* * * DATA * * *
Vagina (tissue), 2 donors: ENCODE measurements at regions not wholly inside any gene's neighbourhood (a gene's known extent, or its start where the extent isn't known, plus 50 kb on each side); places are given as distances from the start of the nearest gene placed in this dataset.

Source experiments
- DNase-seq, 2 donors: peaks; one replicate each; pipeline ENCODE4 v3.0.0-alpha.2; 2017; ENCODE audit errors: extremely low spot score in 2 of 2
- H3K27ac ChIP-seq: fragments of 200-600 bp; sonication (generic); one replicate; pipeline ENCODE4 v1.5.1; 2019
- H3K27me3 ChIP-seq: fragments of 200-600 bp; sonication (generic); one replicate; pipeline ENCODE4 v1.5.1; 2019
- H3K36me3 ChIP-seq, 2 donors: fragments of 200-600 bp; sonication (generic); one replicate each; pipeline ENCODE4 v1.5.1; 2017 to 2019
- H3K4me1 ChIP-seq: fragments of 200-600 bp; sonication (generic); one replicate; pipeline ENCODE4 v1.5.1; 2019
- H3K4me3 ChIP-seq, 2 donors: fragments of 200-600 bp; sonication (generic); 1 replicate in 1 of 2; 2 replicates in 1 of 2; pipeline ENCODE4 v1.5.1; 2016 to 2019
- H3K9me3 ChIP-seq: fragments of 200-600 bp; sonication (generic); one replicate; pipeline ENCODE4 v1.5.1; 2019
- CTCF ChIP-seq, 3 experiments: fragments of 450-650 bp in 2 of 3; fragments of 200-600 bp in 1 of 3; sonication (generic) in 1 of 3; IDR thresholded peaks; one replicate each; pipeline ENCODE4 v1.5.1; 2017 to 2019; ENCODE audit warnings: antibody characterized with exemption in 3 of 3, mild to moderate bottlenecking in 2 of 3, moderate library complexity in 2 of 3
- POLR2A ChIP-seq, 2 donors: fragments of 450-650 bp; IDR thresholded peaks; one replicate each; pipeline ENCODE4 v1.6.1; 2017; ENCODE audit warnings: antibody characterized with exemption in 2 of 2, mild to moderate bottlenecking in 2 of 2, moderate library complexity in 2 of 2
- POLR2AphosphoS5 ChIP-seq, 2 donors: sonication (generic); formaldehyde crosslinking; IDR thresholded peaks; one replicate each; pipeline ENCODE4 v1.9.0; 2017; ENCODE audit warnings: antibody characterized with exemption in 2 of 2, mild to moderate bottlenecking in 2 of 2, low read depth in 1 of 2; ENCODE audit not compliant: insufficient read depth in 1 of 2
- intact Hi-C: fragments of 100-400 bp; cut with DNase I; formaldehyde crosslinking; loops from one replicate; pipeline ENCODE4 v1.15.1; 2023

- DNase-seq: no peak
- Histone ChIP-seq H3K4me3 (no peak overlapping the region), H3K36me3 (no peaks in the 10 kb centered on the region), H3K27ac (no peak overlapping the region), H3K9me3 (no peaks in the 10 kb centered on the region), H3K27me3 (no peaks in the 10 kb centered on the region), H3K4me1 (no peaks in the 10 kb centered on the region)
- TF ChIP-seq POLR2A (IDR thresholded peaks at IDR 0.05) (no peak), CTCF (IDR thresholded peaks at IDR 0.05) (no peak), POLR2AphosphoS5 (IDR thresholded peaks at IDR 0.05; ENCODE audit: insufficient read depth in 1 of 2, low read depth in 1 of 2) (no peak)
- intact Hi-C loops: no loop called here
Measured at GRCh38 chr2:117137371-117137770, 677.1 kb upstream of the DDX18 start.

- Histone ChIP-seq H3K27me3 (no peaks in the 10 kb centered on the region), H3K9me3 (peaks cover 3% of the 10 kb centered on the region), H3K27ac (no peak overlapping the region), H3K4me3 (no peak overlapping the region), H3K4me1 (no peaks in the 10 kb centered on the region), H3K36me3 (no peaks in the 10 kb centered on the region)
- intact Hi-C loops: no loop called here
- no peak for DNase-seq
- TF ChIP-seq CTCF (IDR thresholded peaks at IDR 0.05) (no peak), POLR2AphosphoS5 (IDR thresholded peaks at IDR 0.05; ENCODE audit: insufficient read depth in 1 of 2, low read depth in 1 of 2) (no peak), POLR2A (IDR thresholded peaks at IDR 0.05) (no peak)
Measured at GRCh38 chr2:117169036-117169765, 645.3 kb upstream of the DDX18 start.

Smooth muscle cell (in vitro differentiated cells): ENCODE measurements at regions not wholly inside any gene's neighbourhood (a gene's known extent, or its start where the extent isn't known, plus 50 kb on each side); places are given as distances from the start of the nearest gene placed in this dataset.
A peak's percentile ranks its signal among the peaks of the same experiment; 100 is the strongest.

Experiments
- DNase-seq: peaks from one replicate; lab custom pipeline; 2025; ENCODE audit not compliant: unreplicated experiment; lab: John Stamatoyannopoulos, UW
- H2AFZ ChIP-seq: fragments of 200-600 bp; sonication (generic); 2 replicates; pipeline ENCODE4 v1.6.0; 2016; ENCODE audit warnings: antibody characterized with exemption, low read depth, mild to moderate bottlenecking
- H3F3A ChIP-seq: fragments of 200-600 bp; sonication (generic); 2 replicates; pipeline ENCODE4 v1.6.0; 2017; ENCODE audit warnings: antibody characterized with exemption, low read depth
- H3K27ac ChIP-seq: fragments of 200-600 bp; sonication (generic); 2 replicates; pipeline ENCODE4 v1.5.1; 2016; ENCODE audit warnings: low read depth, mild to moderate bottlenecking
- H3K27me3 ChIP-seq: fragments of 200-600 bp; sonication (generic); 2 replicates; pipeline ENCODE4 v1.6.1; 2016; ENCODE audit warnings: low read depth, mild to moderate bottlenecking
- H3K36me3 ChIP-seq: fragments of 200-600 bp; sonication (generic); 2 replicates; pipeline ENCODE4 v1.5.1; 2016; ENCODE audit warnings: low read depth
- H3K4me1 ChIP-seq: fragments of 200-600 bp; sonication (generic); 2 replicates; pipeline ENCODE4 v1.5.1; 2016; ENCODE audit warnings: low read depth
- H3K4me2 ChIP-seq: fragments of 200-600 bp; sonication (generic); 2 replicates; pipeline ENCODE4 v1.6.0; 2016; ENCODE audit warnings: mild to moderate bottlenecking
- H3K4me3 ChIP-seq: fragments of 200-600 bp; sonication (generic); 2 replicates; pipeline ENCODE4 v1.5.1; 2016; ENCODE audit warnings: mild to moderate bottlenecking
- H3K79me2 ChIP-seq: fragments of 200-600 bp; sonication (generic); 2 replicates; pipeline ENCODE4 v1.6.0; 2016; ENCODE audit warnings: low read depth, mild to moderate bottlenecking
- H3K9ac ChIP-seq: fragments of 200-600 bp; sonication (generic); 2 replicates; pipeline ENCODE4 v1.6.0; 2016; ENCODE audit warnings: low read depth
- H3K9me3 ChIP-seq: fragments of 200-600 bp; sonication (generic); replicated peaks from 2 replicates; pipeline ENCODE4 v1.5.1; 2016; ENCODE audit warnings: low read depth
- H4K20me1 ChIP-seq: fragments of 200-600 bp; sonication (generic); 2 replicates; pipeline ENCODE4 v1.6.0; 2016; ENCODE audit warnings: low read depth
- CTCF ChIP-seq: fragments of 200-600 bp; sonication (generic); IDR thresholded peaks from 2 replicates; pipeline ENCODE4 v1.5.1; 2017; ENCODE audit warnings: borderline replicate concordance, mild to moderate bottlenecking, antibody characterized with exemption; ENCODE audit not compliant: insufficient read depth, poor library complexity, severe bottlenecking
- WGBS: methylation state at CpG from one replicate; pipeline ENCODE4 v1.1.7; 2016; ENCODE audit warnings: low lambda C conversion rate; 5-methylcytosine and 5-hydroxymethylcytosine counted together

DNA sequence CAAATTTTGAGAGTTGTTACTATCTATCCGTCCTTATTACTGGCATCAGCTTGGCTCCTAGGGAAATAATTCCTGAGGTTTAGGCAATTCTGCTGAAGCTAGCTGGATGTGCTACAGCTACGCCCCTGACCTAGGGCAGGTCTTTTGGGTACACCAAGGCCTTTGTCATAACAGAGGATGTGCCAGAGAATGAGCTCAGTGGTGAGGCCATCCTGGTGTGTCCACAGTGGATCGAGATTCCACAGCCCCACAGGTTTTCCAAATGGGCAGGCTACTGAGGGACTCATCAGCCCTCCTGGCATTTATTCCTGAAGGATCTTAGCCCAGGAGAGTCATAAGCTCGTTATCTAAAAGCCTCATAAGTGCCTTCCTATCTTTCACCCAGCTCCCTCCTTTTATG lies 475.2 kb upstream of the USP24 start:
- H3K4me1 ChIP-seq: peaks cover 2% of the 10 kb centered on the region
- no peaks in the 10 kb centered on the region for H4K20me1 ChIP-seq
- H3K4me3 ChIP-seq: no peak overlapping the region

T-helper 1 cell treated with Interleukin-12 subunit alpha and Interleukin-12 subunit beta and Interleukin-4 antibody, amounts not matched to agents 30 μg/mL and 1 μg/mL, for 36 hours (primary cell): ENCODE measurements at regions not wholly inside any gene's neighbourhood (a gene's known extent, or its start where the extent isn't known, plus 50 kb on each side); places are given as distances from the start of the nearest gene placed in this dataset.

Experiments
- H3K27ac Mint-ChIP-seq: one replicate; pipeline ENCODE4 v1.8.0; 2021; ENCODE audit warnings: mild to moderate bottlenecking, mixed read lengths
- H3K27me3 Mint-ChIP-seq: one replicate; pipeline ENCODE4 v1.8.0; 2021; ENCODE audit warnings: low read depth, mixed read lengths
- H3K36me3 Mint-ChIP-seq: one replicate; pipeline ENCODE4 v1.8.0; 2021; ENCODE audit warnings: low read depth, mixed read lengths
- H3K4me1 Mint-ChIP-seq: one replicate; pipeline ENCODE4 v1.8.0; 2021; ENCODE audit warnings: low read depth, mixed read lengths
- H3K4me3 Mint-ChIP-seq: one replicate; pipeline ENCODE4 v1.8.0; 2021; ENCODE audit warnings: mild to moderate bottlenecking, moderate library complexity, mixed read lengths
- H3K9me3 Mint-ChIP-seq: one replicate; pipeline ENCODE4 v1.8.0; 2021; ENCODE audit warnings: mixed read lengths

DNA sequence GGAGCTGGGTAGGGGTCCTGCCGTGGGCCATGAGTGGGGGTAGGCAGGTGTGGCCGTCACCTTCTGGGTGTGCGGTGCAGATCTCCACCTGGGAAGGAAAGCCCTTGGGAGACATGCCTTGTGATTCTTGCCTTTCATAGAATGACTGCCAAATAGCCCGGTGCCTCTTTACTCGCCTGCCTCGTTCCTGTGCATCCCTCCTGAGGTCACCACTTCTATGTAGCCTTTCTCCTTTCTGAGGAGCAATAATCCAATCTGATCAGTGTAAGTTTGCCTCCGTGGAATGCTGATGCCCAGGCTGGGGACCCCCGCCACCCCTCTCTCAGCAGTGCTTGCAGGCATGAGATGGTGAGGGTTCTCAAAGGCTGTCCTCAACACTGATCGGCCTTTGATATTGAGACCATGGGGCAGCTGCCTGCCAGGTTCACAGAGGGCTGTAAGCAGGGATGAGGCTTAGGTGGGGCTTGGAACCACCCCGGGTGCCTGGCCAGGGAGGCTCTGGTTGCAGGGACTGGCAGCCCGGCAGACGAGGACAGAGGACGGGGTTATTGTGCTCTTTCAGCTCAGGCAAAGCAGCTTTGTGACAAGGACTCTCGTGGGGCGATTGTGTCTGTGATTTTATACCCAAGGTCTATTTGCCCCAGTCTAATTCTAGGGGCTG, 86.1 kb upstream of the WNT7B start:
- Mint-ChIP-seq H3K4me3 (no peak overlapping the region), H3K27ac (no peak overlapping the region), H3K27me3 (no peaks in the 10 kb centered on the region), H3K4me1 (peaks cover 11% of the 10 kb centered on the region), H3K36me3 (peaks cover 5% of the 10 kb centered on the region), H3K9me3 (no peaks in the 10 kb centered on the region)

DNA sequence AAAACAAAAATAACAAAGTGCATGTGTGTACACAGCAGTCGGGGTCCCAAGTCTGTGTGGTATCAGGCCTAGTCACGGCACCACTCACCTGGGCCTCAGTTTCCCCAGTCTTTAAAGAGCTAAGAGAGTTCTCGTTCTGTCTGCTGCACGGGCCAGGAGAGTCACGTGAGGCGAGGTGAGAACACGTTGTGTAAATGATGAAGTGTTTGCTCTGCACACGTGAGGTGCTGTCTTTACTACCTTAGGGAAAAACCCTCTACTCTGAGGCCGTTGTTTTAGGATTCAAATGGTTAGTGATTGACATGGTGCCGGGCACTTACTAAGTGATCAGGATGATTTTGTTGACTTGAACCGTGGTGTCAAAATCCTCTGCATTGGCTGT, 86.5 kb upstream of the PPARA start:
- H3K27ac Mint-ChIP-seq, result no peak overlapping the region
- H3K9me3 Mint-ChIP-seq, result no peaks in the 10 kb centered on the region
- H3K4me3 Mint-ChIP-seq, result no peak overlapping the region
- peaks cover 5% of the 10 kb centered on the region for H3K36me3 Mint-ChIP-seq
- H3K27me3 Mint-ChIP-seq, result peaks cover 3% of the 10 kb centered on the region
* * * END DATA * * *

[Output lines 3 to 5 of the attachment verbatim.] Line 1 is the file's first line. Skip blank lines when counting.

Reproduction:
- DNase-seq, 2 donors: peaks; one replicate each; pipeline ENCODE4 v3.0.0-alpha.2; 2017; ENCODE audit errors: extremely low spot score in 2 of 2
- H3K27ac ChIP-seq: fragments of 200-600 bp; sonication (generic); one replicate; pipeline ENCODE4 v1.5.1; 2019
- H3K27me3 ChIP-seq: fragments of 200-600 bp; sonication (generic); one replicate; pipeline ENCODE4 v1.5.1; 2019